Eucharistic Adoration

As Catholics, we believe that during the consecration of the Mass the bread and wine become the body, blood, human soul, and divinity of Christ.  While it continues to look like bread and wine, it is in fact now our Lord, Jesus Christ.  He is physically present to us in the Eucharist, and he remains physically present in the Eucharist.  (Some denominations hold that he is only present as long as the worship service lasts.)

During Eucharistic Adoration, a consecrated host is placed inside a vessel called a monstrance.  The monstrance is then displayed on an altar in order for the faithful to physically spend time with Jesus.  We know that Jesus is always with us, just as we know that when our child is in the other room that she still exists even though we can’t see her.  But Eucharistic Adoration allows us to experience Jesus in a physical form that we can see.


It’s probably been close to two years since my priest suggested that I try going to Eucharistic Adoration.  My church has a small chapel devoted to Eucharistic Adoration, and every Friday night there is a Holy Hour in the Church with Eucharistic Adoration in the church and the sacrament of Reconciliation.  There were many weeks when I intended to go, but something would inevitably come up that kept it from happening.  I’ll be honest I was beginning to suspect I was under spiritual attack to keep me from going.  It starts at eight, but at 8:15 this past Friday night I told my husband that I had to go to adoration.

I got to the church at about 8:30.  I really didn’t know what to expect other than the monstrance because I had never, ever been to Eucharistic Adoration before.  There were about 25 people spread out in the pews of the church.  Some were sitting, and some were kneeling.  And then there was a long line for confession with about another 15 people.  Deacon Dave was sitting in the first pew wearing some special vestments, and he also had a thurible burning incense.

thurible on its stand

From what I had read, it is recommended that you sometimes bring something to adoration like a Bible, prayer book, or other suitable reading to meditate on at first.  It’s suggested that you take some time to pray.  But most importantly you should take some time, try to clear your mind, and open yourself to what God has to say to you.  After all, how often do we keep up a running commentary to God without letting Him get a word in edgewise?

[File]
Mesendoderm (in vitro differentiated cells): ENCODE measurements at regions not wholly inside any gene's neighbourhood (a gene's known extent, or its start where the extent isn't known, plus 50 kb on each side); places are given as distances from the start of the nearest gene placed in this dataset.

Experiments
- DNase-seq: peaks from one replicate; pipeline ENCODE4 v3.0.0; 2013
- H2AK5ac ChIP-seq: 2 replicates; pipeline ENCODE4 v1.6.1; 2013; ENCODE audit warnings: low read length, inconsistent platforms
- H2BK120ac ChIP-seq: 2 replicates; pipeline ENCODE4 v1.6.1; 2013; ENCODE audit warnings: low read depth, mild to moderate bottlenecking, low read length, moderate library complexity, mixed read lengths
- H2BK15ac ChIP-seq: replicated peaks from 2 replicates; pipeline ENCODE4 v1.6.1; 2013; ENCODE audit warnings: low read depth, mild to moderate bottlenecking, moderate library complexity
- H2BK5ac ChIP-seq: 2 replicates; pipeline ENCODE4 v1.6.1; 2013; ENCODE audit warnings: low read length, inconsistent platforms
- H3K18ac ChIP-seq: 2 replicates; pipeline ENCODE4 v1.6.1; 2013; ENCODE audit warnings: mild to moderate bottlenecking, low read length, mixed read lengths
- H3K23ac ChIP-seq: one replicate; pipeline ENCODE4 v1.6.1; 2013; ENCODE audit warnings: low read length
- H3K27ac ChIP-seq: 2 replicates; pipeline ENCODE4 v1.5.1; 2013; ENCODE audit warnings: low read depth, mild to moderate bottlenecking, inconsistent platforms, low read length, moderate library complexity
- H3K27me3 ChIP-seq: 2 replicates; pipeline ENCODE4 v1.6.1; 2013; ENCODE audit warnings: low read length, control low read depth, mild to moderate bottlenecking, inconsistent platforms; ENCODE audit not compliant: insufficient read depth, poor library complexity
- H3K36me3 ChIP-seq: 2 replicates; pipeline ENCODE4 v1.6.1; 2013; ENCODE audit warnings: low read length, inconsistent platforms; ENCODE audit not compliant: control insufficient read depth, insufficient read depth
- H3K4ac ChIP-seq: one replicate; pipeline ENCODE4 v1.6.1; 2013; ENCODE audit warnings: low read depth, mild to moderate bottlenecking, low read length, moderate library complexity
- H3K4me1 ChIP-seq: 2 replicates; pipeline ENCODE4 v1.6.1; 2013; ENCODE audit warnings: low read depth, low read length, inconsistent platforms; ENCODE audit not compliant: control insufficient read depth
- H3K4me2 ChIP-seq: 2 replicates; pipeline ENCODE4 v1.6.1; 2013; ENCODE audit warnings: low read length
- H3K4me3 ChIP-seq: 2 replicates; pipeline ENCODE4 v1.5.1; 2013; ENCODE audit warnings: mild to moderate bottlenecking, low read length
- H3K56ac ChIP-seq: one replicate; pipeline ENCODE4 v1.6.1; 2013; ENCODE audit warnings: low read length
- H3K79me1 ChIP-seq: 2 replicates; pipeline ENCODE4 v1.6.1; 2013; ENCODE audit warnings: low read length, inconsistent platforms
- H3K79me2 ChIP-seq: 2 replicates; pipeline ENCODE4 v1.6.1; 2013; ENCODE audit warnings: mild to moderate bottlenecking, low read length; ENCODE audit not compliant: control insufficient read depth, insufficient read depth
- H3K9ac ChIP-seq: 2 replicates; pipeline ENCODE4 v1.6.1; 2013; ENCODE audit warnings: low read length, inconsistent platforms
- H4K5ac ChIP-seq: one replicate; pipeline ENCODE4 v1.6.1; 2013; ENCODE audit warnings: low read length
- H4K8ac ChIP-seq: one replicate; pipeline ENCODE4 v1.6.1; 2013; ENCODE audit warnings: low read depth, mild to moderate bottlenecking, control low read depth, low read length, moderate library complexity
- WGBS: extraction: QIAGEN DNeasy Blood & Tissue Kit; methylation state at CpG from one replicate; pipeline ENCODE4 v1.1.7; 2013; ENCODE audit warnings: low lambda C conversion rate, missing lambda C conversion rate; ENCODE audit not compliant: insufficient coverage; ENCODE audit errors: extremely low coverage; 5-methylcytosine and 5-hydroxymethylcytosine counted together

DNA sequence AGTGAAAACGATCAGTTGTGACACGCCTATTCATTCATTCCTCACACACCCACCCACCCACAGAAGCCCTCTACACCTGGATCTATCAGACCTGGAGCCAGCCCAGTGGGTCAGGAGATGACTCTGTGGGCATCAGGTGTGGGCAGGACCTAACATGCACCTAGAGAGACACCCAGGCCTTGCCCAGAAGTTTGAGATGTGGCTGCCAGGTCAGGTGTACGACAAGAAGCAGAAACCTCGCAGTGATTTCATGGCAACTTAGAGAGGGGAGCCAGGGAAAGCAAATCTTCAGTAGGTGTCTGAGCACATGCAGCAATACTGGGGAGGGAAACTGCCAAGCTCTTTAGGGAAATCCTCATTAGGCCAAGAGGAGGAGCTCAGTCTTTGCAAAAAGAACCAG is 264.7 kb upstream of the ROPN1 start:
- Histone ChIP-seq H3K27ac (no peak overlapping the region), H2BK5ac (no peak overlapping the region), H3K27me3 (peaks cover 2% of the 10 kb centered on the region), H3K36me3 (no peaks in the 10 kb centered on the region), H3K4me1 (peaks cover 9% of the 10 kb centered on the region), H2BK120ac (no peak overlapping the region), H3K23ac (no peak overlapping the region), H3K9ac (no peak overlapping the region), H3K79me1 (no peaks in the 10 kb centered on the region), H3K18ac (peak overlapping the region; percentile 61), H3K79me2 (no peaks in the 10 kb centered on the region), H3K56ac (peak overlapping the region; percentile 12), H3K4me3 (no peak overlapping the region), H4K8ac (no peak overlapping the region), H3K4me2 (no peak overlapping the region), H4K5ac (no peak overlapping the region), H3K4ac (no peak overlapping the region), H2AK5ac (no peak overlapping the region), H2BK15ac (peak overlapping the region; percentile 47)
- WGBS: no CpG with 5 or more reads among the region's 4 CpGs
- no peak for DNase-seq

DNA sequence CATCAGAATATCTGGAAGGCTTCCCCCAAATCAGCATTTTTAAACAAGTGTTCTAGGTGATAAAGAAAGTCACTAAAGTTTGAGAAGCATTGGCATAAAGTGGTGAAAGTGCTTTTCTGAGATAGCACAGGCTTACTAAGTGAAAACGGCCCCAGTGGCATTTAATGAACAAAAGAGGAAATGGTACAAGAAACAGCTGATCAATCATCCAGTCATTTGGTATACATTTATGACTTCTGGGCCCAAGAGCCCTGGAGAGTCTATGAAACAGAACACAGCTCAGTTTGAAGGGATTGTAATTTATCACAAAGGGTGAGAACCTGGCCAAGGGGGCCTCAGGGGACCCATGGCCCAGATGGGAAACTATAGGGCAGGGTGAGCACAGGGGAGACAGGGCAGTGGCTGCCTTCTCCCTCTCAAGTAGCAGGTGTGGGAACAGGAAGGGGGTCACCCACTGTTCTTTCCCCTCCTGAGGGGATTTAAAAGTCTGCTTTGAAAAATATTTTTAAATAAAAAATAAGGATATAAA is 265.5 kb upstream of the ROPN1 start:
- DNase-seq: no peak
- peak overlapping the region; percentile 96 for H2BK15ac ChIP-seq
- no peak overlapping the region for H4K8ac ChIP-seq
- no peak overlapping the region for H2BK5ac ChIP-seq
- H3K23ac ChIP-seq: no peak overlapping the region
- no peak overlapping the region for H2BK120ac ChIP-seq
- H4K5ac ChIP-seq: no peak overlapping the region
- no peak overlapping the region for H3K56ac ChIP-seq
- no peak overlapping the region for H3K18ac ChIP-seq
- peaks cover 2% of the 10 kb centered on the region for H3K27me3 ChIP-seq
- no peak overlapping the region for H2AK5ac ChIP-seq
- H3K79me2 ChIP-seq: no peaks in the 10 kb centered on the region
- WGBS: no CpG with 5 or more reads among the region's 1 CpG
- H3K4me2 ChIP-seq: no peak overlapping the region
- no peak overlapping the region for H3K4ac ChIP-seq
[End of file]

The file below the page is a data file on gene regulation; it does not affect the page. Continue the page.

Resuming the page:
In my haste I had run out the door without anything to read.  I noticed that several people had little pamphlet books, and I wondered if it was something they brought or if there had been something available in the narthex that I had completely missed when I entered the building.  So I just alternated between sitting and kneeling in my pew, as I alternated between praying and trying to remain silent and clear my mind.

Probably at about quarter ’til nine, the deacon stood up and did a series of ritual actions that included adding more incense to the thurible, using the thurible to bless the altar, and lifting the monstrance with his hands wrapped in a special shawl.  Then he led everyone through the Chaplet of Divine Mercy.

While I had heard the story behind this more recent Catholic devotion, I had never experienced it before.  I was really clueless about how it worked.  While I didn’t know some of the unique prayers and I certainly didn’t have my Rosary beads with me, I was able to join in on the prayers I did know and pick up on the prayer you say for each decade of beads.  In the past, I’ve always kind of had mixed feelings about saying the traditional Rosary, but I really felt at peace with the Divine Mercy Chaplet.  Maybe this was because it seemed less laborious than the traditional Rosary, which has longer prayers and so many more things to remember for meditation.

After the Divine Mercy Chaplet, the deacon finished up with some more prayers, including one that ended with repeating “Jesus, I trust in you.”  That mantra really caught my attention as a simple prayer to repeat throughout the day, especially to counter-act the negative mantras that sometimes go through my head.  Then he picked up the monstrance and led everyone in singing “Holy God, We Praise Thy Name” as he processed out of the church to return the monstrance to the adoration chapel.

Then everyone, except the people still in line for confession, began to leave.  I liked the idea that the priests might stay there for as long as it took to offer Reconciliation for everyone in line, because the other confession time is an hour before Mass on Saturday evenings and I know from experience that they don’t always have time for everyone in line to have a chance.

While I didn’t experience some super-great revelation from God at Eucharistic Adoration, like I’ve read about from the personal accounts of others, I found small revelations, like my new admiration for the Divine Mercy Chaplet.  I’ve got a new God-centered mantra to fight back against some of the demons that plague me.  And later when I got home, had to start immediately getting everyone ready for bed, and began to lament that I had been running all day without any “time for myself”, I realized that the time I spent at the Holy Hour was time for myself.  It was just a way more productive time for myself than I would have had screwing around on Facebook.  It was liking eating a filling dinner at a quiet restaurant instead of gorging myself on a box of Swiss cake rolls on front of the television.  I definitely plan on attending Holy Hour as often as possible from now on.

Explore posts in the same categories: Catholic Faith, Religion

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